Droopy Eyelids (Ptosis) – Symptoms, Causes and Treatment
The drooping of the upper eyelid is medically termed ‘ptosis’ and is pronounced toe-sis. The condition is usually caused by a weakening of the levator muscles, which are responsible for raising the eyelid, but it can also be due to a problem with the nerve that send messages to these muscles. The droopiness may be barely discernible, or the eyelid can be almost fully closed, covering the pupil.
Symptoms of ptosis
Symptoms may include some or all of the following:
- Drooping eyelid (may affect one or both eyes)
- Irritation and/or tearing
- Difficulty closing the eye completely
- Eye fatigue from straining to keep eye(s)open
- Double Vision (Diplopia)
- Child tilts their head back or raises their eyebrows to see clearly
A good way to check your own eye is to compare recent photographs of your face with those taken 10 or 20 years ago. Check for differences carefully to detect signs of lower or drooping eyelids.
Causes of ptosis
Ptosis is either congenital (present at birth) or can happen later in life as a result of aging, disease, injury or as a side effect of eye surgery. Sometimes a person’s facial anatomy makes them particularly prone to the disorder. An eye tumor, neurological disorder or a disease, such as diabetes, can also cause drooping eyelids.
Ptosis can sometimes appear similar to dermatochalasis, a common condition where the skin hangs in folds due to a lack of elastic tissue.
Treatment of ptosis
When examining a patient with a drooping eyelid, the doctor will measure the height of the eyelid, test the strength of the muscles and evaluate the alignment and movement of the eye. The usual treatment for drooping eyelids is surgery, which is called ‘blepharoplasty’. The surgeon can tighten the levator muscles to lift the eyelids, improving both vision and appearance. In severe cases of weak levator muscles, the eyelid can be attached under the eyebrow, allowing the forehead muscles to substitute for the levator muscles. Surgery is usually done under local anesthetic, except with young children.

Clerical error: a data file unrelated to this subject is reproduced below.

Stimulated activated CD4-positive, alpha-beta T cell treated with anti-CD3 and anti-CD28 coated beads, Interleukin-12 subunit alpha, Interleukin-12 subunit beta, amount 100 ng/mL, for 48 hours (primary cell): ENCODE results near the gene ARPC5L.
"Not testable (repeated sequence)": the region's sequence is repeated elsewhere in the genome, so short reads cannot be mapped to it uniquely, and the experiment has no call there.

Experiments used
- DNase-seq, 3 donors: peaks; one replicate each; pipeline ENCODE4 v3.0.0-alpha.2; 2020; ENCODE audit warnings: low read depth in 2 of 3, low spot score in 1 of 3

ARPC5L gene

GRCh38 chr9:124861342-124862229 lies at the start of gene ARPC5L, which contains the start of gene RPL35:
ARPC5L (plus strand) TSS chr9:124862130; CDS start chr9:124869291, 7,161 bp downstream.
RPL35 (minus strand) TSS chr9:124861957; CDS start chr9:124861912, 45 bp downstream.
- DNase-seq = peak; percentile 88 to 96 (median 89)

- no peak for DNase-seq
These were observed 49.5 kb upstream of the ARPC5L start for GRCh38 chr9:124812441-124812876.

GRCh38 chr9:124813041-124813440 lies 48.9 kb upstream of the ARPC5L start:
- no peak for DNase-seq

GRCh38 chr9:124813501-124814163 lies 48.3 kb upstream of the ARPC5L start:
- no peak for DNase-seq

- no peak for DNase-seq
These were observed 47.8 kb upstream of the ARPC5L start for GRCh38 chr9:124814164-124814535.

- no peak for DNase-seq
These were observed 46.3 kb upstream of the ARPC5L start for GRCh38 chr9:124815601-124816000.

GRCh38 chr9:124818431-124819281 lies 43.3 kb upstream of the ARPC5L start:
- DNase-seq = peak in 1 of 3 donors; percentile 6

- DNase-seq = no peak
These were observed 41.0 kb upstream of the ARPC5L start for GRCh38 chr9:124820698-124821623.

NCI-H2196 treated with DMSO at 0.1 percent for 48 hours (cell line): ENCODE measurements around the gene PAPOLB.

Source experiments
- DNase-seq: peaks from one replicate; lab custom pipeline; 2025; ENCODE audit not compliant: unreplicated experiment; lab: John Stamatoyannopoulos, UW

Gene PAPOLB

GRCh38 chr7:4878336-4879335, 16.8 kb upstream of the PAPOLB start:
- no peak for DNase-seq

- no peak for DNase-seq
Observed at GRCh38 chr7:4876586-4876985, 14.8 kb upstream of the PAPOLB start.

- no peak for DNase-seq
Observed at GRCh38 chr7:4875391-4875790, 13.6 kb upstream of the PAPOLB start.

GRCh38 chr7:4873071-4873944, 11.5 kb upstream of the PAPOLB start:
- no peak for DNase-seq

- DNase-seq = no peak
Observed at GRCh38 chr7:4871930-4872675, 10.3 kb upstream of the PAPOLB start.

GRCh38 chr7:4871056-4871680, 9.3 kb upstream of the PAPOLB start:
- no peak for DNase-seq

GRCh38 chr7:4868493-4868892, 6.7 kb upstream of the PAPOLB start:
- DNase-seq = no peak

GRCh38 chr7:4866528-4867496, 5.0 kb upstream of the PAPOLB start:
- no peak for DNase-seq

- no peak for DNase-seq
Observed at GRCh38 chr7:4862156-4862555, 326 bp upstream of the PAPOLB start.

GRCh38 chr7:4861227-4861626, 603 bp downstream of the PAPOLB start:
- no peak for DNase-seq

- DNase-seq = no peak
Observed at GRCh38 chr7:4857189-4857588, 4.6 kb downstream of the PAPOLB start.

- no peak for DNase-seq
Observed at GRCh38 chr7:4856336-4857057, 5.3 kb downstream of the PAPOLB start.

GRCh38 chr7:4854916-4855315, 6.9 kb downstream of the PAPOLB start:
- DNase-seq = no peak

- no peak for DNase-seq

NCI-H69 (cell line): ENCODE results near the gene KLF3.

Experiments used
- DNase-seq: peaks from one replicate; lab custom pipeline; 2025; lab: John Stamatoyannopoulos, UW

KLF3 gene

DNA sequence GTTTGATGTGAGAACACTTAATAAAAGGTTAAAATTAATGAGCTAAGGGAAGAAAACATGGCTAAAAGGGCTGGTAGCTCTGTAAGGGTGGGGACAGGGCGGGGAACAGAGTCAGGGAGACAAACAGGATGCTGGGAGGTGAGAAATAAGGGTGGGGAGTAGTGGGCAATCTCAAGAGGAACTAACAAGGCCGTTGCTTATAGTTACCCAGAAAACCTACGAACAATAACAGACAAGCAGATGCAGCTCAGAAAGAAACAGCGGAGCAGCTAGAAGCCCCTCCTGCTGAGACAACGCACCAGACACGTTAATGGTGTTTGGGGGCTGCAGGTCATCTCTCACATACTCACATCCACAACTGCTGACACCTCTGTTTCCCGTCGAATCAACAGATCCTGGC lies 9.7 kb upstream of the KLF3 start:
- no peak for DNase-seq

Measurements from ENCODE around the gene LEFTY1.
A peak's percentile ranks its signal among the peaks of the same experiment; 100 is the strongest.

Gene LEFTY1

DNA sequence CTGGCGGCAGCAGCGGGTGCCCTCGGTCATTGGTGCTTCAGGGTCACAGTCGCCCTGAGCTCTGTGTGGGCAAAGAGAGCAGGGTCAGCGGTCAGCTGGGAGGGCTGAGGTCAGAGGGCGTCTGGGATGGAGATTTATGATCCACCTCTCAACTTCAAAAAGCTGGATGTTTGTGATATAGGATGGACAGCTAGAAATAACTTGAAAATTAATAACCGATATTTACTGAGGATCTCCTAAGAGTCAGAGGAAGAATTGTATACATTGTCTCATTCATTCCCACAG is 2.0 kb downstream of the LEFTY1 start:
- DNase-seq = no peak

Ptosis in children
Children born with moderate or severe ptosis require early treatment to ensure their vision develops properly. If it is not addressed early enough, amblyopia (“lazy eye”) may result, possibly leading to a lifetime of poor vision.
Children should have eye tests at several stages of their development and even mild cases of ptosis should be monitored yearly. The eye will change shape as the child grows and develops, and focusing and vision problems may occur if the ptosis worsens.
Unfortunately ptosis does not improve by itself and almost always requires corrective surgery at some stage.
Complications from eyelid surgery
The eyelids may not appear symmetrical after surgery. It is also possible that eyelid movement may be lost, however this complication is rare. Dry eye may occur if the lifted eyelids do not close completely.
Complications are more likely to occur with an inexperienced surgeon, so you must choose your doctor carefully. When you are interviewing a potential candidate, ask how many procedures he or she performs per week. You should also ask to see before and after pictures of previous surgeries, and find out if there are any former patients you can speak with about their experience.
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